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People who claim they don’t watch the WNBA because it’s not good basketball do not know what they are talking about. Maybe it’s true that the women don’t play above the rim much, but if the San Antonio Spurs taught you anything as they dismantled the Heat (on the court and quite possibly, as a team—we’ll see what free agency brings), it’s that great fundamental basketball with screens, cuts, and precision passing can be incredibly exciting. Someone you should watch? Angel McCoughtry of the Atlanta Dream. She was straight beastmode playing for the University of Louisville, and those skills have translated nicely to the WNBA.  Upon joining the Atlanta Dream, McCoughtry soon made a name for herself as an outstanding scorer with excellent penetration and a penchant for drawing the foul. After grabbing Rookie of the Year honors in 2009, she went on to finish third and second in points per game for 2010 and 2011 respectively. She also led the league in free throw attempts twice. On September 8, 2010, McCoughtry set an WNBA playoff record with 42 points in game two of the Eastern Conference Finals against the New York Liberty. In Game 1 of the 2011 WNBA Finals against the Minnesota Lynx, she set Finals records for most points in a quarter (19) and most points in a game (38).  I know she missed a dunk that one time…but I wouldn’t bet against her. At 6’1” and 160 pounds, she has a body built to fly.

One of the most dominant basketball players in recent memory came out as gay Wednesday, casually mentioning the fact in an interview as if it were an afterthought. The news media and the sports world seemed to treat it as such, too, with little mention of the star’s sexuality showing up on social media or on message boards, and virtually no analysis of what the revelation meant for tolerance in society as a whole.

At first glance, it seemed implausible. After all, players, fans, coaches and league executives had been waiting with bated breath for weeks, if not months and years, to see if an active team-sport athlete would come out. So how could this sort of revelation be treated with such nonchalance?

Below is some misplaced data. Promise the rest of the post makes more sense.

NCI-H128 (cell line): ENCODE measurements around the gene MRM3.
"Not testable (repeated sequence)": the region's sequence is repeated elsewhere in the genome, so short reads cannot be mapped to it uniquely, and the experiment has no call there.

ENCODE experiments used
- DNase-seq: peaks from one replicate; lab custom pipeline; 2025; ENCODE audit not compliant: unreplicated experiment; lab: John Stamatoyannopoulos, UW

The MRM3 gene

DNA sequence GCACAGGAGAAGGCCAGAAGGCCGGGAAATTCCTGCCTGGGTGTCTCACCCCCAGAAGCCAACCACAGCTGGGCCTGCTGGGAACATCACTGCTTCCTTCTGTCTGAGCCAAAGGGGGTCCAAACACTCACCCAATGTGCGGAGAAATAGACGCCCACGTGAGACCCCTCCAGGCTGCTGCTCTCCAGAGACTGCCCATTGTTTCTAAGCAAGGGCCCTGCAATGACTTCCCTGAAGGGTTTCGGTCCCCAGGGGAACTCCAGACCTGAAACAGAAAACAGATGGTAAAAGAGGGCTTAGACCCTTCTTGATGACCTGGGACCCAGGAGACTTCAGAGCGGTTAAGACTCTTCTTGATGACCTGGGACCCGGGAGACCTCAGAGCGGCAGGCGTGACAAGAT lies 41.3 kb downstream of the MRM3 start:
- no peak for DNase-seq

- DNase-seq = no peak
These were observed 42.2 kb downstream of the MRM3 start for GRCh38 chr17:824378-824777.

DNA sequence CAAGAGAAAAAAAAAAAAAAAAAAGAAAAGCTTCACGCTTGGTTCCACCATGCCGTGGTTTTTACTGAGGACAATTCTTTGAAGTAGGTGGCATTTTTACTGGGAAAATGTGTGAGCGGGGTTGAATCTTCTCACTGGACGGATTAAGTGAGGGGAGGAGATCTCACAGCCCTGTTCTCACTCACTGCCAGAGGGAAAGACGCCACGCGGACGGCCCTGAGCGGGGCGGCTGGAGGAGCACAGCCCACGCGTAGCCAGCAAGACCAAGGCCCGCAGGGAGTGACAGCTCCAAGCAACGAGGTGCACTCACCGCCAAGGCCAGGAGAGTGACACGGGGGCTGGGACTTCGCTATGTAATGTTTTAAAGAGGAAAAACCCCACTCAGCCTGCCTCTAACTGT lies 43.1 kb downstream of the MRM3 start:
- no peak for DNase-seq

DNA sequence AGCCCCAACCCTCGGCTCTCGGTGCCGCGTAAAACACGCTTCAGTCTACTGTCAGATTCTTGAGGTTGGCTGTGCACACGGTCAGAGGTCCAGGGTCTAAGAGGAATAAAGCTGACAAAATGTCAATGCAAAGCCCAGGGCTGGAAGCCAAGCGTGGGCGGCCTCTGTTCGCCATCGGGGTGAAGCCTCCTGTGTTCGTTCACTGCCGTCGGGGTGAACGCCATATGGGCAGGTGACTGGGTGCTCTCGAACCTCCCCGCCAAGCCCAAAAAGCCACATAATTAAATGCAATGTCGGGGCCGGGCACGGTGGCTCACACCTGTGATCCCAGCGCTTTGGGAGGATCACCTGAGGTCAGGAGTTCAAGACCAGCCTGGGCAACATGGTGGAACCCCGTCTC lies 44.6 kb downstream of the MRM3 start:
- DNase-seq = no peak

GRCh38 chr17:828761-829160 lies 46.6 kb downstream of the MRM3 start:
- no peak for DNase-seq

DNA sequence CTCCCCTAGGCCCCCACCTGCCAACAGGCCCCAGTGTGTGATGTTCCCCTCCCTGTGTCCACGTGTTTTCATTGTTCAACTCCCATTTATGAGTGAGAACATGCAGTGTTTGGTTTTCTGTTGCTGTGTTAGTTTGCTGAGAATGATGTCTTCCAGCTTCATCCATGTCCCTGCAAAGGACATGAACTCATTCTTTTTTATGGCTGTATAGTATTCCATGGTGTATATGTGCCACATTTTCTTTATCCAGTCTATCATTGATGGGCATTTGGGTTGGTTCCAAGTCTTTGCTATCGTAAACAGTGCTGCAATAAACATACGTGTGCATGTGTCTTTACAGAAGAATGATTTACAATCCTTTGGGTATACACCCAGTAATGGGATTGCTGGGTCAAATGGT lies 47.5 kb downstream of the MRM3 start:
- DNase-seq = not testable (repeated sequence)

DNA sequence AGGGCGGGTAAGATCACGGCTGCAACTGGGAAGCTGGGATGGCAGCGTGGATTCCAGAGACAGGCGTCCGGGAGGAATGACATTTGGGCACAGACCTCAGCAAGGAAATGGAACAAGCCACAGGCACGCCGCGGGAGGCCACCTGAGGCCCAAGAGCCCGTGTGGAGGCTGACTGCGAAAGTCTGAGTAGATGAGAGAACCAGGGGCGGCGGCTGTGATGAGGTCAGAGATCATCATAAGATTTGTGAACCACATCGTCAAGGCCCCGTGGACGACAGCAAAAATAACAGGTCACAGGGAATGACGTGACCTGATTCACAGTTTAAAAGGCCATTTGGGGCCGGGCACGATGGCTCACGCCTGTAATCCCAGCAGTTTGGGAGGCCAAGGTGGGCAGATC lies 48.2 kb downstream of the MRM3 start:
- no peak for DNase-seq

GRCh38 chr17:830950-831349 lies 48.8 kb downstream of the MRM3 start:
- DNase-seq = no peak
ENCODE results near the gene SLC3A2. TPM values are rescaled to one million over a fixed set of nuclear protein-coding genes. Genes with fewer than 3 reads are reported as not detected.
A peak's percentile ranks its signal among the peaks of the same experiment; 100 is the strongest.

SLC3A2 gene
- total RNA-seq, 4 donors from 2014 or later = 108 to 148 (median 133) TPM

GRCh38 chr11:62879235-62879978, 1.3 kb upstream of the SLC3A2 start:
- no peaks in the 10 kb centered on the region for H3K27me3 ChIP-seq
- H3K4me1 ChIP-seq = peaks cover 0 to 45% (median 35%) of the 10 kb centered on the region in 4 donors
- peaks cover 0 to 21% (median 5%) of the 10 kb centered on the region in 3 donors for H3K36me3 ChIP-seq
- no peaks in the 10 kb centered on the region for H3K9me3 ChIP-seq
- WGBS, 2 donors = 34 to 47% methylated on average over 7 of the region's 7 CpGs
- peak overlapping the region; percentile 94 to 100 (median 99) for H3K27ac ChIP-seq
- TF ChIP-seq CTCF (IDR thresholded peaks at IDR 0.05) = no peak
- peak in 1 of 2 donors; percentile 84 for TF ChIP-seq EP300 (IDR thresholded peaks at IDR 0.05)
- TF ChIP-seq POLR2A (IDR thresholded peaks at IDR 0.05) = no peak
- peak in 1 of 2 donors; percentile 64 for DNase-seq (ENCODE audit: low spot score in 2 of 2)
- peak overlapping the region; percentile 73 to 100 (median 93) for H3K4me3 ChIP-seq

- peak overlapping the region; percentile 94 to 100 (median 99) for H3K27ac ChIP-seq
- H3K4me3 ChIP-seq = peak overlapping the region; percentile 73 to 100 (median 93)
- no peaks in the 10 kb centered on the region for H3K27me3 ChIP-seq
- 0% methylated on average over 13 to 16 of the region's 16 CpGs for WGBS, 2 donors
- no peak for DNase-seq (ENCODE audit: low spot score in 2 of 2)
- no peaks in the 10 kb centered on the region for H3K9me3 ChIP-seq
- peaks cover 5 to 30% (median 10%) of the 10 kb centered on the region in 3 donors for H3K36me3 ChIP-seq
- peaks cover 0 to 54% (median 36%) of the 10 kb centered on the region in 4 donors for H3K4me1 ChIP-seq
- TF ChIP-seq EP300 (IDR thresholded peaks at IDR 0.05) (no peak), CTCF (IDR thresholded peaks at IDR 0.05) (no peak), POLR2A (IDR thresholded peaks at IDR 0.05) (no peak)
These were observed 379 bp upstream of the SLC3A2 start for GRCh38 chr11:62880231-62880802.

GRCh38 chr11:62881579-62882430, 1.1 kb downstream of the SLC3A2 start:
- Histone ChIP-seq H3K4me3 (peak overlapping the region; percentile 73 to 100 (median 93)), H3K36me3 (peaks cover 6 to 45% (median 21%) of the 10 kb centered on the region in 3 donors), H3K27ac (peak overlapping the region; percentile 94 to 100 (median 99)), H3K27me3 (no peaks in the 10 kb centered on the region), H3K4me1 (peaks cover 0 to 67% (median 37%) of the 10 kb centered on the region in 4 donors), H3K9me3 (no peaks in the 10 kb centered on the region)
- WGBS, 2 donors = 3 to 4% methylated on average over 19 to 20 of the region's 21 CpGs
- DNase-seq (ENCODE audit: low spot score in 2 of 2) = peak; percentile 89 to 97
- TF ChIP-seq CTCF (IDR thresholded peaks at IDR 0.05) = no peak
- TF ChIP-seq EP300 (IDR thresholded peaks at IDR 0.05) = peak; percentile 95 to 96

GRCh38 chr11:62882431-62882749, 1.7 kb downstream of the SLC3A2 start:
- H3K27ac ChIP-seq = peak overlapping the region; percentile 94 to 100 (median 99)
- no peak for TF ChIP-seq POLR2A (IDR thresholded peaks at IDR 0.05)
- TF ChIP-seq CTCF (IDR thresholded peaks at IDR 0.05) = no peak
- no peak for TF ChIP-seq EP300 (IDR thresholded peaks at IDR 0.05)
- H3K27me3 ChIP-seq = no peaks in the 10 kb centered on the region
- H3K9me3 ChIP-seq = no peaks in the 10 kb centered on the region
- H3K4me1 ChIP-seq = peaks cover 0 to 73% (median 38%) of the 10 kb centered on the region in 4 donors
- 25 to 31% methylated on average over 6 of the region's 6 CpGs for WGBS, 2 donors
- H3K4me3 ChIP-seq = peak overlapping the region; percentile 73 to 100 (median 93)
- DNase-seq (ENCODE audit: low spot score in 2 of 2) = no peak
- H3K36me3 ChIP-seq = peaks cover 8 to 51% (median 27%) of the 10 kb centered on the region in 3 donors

“Because it was a woman,” said Jim Buzinski, a co-founder of Outsports.com, a Web site about homosexuality and sports. “Can you imagine if it was a man who did the exact same thing? Everyone’s head would have exploded.” (x)

vine

Glory Johnson of the WNBA dunks and she’s only 6’3!!

Girls.
Can.
Jump.

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Elena Delle Donne

In her debut season, no. 2 pick Elena Delle Donne led all rookies in points (18.1 ppg), free throw percentage (.929, 157 for 169), and minutes (31.4 mpg). The Chicago Sky forward/guard helped the Sky to the best record in the East (24-10) and a franchise-first playoff berth. Based on her notable performance, the Delaware product was a unanimous selection by a national panel of 39 sportswriters and broadcasters.

Baylor center Brittney Griner celebrates in confetti after defeating Notre Dame 80-61 at the Women’s Final Four championship game in Denver. Griner scored 26 points and grabbed 13 rebounds as the Lady Bears completed the first 40-0 season in college basketball history. (AP Photo/Eric Gay)

DEITSCH: Griner, Baylor complete 40-0 season with victory over Notre Dame
KILLION: Griner shines bright, faces stirring comment

We disparage female athletes so we don’t have to make room for them,” says Nicole LaVoi, a professor at the University of Minnesota and the associate director of the Tucker Center for Research on Girls & Women in Sports. “People can’t just say, ‘Wow, Brittney Griner is a great athlete.’ We need to have a caveat: ‘She plays like a guy, she looks like a guy, she must be a guy.’ These qualifiers marginalize what Brittney has done and serve to keep the current pecking order in place, whereby men’s sports are more valued, more culturally relevant — the norm.